Through the help of Dylan Wade of the NHL Alumni Association, The Trentonian and the 5 For Writing blog has been granted access to the wide array of players available through that fantastic organization. Recently, I had the privilege of spending nearly an hour on the phone with former Detroit Red Wings, Philadelphia Flyers, Toronto Maple Leafs and Ottawa Senators goaltender Mark Laforest.
Laforest, known to most simply as “Trees,” is a two-time winner of the “Baz” Bastien Award as the best goaltender at the AHL level, and won a Calder Cup in Adirondack in 1986. He played in 103 NHL games over the course of six seasons, most notably picking up a playoff win for the Flyers in 1988.
Our first NHL Alumni Association starts with asking Laforest just how he picked up his nickname, but delves into quite a few different topics as it unfolds…without further ado, 5 For Writing presents our interview with Mark Laforest.
Mike Ashmore, 5 For Writing: So, I guess the most logical way to begin this would be to ask about your nickname, “Trees.” Laforest…forest…trees, I get it. But who stuck that one on you?
Mark Laforest: “That was in 1983 training camp with the Adirondack Red Wings, Randy Ladouceur. I told him I didn’t like it.”
5FW: I guess that’s why it stuck…
Laforest: “That’s when he gave printouts to the whole room that the new guy is “Trees.” And now my kids use it when they can’t get my attention. My parents are the same way.”
5FW: Working your way through all the leagues you did — IHL, AHL, ACHL — and all that to get to the NHL like you did, did that make it all the more worthwhile that nothing was really handed to you to get to that top level?
Laforest: “Oh, yeah. It was a hard grind. It was year after year, trying to grab on to the next level, and it was never easy. Thinking you’ll start in the I or in the American League, and then American League training camp is over and they send you to a place you’ve never heard of before. I thought it was a joke. He says, ‘You’re going to Kalamazoo.’ And I was like, ‘Where’s that by, Timbuktu?’ And he goes no, and he pulls out one of those world atlases, and he pointed to it. He had it open underneath his desk, so maybe it had happened before. It was Billy Dineen, he was the coach in Philly as well. He goes, ‘No, Trees, you’re going there.’ All right. So then you work and work, and sometimes you think there’s no hope. And then there’s a glimmer.”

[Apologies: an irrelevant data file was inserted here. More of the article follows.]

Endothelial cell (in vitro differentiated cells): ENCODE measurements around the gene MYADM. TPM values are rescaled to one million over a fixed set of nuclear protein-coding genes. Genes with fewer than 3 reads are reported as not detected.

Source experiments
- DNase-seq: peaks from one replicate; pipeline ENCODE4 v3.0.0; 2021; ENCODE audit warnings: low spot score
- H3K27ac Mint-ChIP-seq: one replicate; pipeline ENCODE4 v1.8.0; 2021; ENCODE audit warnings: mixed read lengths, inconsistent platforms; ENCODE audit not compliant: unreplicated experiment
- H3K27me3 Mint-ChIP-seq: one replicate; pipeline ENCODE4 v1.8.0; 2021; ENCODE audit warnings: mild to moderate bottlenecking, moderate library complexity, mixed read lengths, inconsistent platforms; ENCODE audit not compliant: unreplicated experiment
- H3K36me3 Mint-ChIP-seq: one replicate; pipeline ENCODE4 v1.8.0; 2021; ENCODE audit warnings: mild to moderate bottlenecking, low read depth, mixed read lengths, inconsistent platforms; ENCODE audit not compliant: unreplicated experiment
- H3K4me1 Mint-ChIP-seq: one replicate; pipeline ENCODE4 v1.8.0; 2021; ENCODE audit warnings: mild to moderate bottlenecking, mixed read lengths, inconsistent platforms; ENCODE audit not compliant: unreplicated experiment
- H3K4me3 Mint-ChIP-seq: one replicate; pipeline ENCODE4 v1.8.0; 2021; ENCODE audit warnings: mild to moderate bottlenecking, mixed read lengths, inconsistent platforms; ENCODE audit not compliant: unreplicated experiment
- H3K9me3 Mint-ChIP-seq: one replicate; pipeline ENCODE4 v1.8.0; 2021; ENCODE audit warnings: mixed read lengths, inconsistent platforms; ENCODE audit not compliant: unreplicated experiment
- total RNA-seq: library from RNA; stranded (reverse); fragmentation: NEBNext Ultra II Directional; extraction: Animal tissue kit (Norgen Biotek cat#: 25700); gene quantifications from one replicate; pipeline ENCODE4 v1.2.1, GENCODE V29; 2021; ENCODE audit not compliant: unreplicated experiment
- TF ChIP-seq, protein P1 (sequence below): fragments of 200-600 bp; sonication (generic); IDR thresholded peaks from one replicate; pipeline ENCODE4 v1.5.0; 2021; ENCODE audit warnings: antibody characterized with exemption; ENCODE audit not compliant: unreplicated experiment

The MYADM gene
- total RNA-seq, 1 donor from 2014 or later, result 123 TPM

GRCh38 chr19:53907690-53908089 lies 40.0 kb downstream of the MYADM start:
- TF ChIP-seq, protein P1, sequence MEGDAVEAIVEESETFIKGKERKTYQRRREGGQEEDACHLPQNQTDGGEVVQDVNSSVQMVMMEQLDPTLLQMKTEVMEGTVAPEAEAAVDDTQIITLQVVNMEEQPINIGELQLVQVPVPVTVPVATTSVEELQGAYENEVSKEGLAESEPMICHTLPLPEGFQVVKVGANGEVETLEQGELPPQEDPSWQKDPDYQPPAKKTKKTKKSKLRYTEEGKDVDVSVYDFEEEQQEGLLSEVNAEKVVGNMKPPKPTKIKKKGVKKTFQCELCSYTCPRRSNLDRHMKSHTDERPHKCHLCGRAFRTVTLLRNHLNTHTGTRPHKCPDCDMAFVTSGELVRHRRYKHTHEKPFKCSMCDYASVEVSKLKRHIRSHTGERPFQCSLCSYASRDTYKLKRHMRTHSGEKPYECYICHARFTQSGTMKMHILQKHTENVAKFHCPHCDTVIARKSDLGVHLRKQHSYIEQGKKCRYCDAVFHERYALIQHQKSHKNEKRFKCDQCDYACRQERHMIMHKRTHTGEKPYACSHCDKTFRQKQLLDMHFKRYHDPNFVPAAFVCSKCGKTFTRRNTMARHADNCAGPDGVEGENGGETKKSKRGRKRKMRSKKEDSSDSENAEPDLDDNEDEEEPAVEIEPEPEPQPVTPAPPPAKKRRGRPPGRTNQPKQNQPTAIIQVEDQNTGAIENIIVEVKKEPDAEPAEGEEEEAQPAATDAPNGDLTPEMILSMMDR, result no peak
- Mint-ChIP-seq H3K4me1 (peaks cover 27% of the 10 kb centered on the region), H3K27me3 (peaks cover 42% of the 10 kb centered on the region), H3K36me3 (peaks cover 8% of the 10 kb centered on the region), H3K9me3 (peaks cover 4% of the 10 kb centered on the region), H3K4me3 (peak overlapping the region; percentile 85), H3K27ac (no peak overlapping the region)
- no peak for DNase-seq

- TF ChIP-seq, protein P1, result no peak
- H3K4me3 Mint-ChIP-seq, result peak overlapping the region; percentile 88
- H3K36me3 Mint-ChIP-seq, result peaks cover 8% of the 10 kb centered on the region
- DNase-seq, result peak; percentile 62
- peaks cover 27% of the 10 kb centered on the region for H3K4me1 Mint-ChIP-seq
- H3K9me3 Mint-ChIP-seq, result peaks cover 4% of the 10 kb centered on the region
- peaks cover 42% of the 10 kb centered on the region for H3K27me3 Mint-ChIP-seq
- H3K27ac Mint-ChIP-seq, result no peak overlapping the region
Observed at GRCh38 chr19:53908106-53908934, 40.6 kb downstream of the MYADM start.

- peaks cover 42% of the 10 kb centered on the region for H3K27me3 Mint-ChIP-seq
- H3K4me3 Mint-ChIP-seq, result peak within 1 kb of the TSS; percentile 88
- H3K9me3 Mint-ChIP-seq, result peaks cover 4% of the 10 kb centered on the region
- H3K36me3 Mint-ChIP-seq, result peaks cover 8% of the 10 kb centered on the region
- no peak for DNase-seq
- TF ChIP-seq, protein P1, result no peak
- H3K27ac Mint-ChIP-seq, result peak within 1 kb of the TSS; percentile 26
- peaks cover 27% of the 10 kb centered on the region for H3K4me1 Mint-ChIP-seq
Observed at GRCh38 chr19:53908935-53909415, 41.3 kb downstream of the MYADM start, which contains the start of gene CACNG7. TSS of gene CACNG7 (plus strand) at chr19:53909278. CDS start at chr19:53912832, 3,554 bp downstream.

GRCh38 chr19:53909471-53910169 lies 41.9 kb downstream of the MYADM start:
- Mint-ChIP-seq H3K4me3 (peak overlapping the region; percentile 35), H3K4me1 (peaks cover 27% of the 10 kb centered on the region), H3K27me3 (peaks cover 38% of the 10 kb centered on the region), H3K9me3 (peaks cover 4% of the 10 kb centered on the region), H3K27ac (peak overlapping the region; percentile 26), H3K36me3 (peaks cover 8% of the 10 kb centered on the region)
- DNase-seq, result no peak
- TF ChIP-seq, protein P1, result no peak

5FW: Did you ever think about hanging it up early?
Laforest: “Yeah. My second year pro, I was in Adirondack and had a baby. My wife was in Adirondack, but I got sent to the Mohawk Valley Stars in Utica of the Atlantic League Coast League. And we took a bus ride in a bus that looked like Slap Shot, and I think I started the brawl. We had a bench (clearing) brawl, I got beat up so bad, my face was just one big pus. And I called my wife, and it was near the end of the second year. I said, ‘That’s it, I’m quitting. I’m not doing this anymore.’ And she said we’d talk about it when I got home, and not to worry about it and all that stuff, the way strong wives are. I got home and we continued. The next season, by December, I was playing in Detroit.”
5FW: So I guess that leads me into that first NHL season…I know the numbers weren’t what you were looking for in 1985-86 with Detroit, but to get to be up there and playing on an Original Six team and in that building, that must have been quite something…
Laforest: “Oh my God, I can’t tell you the thrill of walking into the dressing room at 5 o’clock for a 7 or 7:30 game and seeing your name on the jersey. An original six (jersey) with your name on it, it was just like incredible. I was very fortunate that my hometown was, let’s see, like 200 miles away from Detroit. I called my parents that morning, because I flew in late night, and I called my dad right before the morning skate, and I said, ‘What are you guys doing?’ And they were kind of confused. They thought I was still in Adirondack, and I said, ‘Listen, I’m starting tonight, are you coming to the game?’ And my dad was like, ‘Where are you?’ I said, ‘I’m in Detroit.’ So my parents went to work for half a day, and at noon, they booked it to Detroit, which is only a four hour ride. When I stepped on the ice in warmups, they were about five rows up behind the net, waving, all happy and excited. As was I. I waved, but then I put my hand down real fast, because I’ve got to be a pro (laughs). It was pretty cool.”
5FW: Just stretching your arm, right? (laughs)
Laforest: “Yeah, yeah. And it was against the Flyers, too. So imagine that.”
5FW: So take me through what you remember against that first game against Philadelphia…
Laforest: “Oh my God, it was incredible. It was a decent crowd. It wasn’t full, but it was decent. There were maybe 15-16,000, I guess, something like that. And Philly was on top of the league, and we were on the bottom. It was a pretty good game, it was 1-1, and then 2-1, and then I made a save in the third period or the second period, I can’t remember what it was. Maybe it was the third when it was 2-1. And I got a standing O, and couldn’t bend my knees to get in my crouch because they were knocking so bad. I remember the referee, I can’t remember who he was, came over and looked over at me with a grin and he goes, ‘Are you OK?’ And I said, ‘No.’ And he goes, ‘OK, I’ll give you a minute, take your time.’ And I went and got a drink of water, had to breathe deeply, you know, let’s get it together. And we went on to win, 4-1. I got first star and was going to set the league on fire.”